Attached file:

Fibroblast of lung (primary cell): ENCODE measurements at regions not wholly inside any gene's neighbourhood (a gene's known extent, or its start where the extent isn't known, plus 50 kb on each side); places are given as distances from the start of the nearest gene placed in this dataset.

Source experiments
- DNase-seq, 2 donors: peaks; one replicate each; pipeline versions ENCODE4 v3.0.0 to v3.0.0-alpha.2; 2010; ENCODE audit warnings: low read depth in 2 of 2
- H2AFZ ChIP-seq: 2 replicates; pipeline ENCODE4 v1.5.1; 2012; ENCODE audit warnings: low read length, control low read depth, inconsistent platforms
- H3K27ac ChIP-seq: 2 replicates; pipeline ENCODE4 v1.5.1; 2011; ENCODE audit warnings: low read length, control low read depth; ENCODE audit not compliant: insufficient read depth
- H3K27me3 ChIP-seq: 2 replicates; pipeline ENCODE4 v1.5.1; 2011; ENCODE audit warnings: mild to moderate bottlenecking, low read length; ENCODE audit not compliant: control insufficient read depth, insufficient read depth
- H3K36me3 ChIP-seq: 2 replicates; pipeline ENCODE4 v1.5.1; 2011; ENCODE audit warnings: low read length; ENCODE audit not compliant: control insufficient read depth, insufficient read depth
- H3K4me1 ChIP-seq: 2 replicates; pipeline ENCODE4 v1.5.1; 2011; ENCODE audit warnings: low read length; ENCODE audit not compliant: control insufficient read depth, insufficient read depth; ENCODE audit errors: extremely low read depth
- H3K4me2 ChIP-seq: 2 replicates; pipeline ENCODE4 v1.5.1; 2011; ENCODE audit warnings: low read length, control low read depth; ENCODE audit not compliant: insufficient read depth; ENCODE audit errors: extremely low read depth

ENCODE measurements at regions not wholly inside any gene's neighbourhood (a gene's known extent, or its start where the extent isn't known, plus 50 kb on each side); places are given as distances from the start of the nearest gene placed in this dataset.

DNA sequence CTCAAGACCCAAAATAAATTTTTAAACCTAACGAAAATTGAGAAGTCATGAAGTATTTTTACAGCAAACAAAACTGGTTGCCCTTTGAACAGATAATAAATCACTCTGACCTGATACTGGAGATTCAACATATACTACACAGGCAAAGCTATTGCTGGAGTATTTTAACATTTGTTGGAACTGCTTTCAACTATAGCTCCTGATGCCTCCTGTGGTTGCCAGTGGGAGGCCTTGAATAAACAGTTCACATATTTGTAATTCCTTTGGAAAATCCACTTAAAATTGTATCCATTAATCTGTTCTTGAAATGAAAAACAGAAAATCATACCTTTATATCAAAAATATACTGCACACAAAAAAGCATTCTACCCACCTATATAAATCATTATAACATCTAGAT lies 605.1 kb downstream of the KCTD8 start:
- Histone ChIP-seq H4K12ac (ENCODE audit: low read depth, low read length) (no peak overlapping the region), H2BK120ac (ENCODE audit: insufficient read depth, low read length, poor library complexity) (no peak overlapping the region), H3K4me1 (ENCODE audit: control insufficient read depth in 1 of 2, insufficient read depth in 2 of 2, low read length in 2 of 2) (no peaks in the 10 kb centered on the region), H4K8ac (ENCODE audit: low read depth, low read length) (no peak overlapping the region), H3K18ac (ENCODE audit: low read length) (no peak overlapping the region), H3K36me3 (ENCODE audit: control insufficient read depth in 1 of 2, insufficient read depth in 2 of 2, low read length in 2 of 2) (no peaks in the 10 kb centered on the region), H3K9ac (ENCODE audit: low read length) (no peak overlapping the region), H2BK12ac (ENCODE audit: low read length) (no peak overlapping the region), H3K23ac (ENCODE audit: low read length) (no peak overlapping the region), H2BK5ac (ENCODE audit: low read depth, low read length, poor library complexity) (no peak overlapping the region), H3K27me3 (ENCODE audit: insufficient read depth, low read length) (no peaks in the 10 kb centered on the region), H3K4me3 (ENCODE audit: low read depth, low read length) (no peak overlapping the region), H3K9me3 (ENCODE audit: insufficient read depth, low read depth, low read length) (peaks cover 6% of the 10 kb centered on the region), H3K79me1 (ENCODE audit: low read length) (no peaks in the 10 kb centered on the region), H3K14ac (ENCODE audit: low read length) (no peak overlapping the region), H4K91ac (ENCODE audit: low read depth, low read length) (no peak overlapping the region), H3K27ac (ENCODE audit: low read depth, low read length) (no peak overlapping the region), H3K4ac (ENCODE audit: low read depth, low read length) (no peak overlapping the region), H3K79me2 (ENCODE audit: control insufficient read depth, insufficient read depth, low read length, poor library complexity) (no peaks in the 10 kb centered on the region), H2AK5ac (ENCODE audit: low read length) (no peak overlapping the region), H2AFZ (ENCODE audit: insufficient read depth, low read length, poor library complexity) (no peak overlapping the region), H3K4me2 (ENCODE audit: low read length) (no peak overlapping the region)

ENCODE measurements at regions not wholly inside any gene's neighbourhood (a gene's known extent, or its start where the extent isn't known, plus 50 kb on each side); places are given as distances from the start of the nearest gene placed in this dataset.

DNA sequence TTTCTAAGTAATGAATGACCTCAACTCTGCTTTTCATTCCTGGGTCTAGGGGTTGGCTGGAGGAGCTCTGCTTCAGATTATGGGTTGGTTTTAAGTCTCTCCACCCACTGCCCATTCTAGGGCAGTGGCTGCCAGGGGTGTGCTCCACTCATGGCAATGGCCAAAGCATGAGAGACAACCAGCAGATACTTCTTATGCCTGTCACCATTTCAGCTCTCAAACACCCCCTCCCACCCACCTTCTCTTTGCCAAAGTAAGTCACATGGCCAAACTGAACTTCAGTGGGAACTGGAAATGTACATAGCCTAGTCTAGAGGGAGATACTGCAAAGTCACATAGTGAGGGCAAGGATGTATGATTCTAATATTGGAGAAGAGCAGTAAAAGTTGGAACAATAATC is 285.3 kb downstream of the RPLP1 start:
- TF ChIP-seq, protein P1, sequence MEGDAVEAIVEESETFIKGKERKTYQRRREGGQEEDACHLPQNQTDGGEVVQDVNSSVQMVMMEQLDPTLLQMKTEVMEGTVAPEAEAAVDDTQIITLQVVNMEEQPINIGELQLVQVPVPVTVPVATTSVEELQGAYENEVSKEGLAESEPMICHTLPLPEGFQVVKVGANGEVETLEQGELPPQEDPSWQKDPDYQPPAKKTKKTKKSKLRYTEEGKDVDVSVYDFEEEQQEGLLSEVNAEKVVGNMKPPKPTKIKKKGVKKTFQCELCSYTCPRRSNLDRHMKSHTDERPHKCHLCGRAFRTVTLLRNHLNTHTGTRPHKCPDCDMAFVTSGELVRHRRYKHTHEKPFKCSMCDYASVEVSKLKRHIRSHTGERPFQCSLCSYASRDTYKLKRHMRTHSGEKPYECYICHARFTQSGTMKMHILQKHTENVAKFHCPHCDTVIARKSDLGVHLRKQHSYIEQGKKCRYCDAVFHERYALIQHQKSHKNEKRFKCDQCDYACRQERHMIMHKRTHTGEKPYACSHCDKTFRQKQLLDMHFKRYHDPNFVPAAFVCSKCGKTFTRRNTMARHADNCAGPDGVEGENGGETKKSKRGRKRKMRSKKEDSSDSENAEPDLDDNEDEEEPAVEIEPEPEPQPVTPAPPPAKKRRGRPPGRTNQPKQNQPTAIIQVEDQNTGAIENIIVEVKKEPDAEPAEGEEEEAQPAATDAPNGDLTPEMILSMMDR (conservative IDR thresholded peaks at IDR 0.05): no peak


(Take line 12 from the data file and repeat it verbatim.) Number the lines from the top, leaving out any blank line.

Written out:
- Histone ChIP-seq H4K12ac (ENCODE audit: low read depth, low read length) (no peak overlapping the region), H2BK120ac (ENCODE audit: insufficient read depth, low read length, poor library complexity) (no peak overlapping the region), H3K4me1 (ENCODE audit: control insufficient read depth in 1 of 2, insufficient read depth in 2 of 2, low read length in 2 of 2) (no peaks in the 10 kb centered on the region), H4K8ac (ENCODE audit: low read depth, low read length) (no peak overlapping the region), H3K18ac (ENCODE audit: low read length) (no peak overlapping the region), H3K36me3 (ENCODE audit: control insufficient read depth in 1 of 2, insufficient read depth in 2 of 2, low read length in 2 of 2) (no peaks in the 10 kb centered on the region), H3K9ac (ENCODE audit: low read length) (no peak overlapping the region), H2BK12ac (ENCODE audit: low read length) (no peak overlapping the region), H3K23ac (ENCODE audit: low read length) (no peak overlapping the region), H2BK5ac (ENCODE audit: low read depth, low read length, poor library complexity) (no peak overlapping the region), H3K27me3 (ENCODE audit: insufficient read depth, low read length) (no peaks in the 10 kb centered on the region), H3K4me3 (ENCODE audit: low read depth, low read length) (no peak overlapping the region), H3K9me3 (ENCODE audit: insufficient read depth, low read depth, low read length) (peaks cover 6% of the 10 kb centered on the region), H3K79me1 (ENCODE audit: low read length) (no peaks in the 10 kb centered on the region), H3K14ac (ENCODE audit: low read length) (no peak overlapping the region), H4K91ac (ENCODE audit: low read depth, low read length) (no peak overlapping the region), H3K27ac (ENCODE audit: low read depth, low read length) (no peak overlapping the region), H3K4ac (ENCODE audit: low read depth, low read length) (no peak overlapping the region), H3K79me2 (ENCODE audit: control insufficient read depth, insufficient read depth, low read length, poor library complexity) (no peaks in the 10 kb centered on the region), H2AK5ac (ENCODE audit: low read length) (no peak overlapping the region), H2AFZ (ENCODE audit: insufficient read depth, low read length, poor library complexity) (no peak overlapping the region), H3K4me2 (ENCODE audit: low read length) (no peak overlapping the region)